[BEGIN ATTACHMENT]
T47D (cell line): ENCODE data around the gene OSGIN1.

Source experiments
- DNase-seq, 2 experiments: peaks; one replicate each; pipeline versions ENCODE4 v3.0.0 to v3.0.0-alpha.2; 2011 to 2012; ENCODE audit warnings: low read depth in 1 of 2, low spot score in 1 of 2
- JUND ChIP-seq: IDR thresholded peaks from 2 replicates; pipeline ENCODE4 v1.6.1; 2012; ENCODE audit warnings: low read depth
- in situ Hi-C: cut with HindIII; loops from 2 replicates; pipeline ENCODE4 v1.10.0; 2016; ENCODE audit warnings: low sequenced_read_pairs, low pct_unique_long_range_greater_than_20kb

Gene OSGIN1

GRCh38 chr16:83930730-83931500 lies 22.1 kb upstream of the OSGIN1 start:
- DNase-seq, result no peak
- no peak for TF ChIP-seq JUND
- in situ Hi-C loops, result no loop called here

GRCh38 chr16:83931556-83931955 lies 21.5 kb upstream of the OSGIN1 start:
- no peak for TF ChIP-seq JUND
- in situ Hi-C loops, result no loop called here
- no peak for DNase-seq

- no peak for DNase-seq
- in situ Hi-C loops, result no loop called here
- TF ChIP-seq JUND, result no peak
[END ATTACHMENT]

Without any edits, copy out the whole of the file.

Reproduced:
T47D (cell line): ENCODE data around the gene OSGIN1.

Source experiments
- DNase-seq, 2 experiments: peaks; one replicate each; pipeline versions ENCODE4 v3.0.0 to v3.0.0-alpha.2; 2011 to 2012; ENCODE audit warnings: low read depth in 1 of 2, low spot score in 1 of 2
- JUND ChIP-seq: IDR thresholded peaks from 2 replicates; pipeline ENCODE4 v1.6.1; 2012; ENCODE audit warnings: low read depth
- in situ Hi-C: cut with HindIII; loops from 2 replicates; pipeline ENCODE4 v1.10.0; 2016; ENCODE audit warnings: low sequenced_read_pairs, low pct_unique_long_range_greater_than_20kb

Gene OSGIN1

GRCh38 chr16:83930730-83931500 lies 22.1 kb upstream of the OSGIN1 start:
- DNase-seq, result no peak
- no peak for TF ChIP-seq JUND
- in situ Hi-C loops, result no loop called here

GRCh38 chr16:83931556-83931955 lies 21.5 kb upstream of the OSGIN1 start:
- no peak for TF ChIP-seq JUND
- in situ Hi-C loops, result no loop called here
- no peak for DNase-seq

- no peak for DNase-seq
- in situ Hi-C loops, result no loop called here
- TF ChIP-seq JUND, result no peak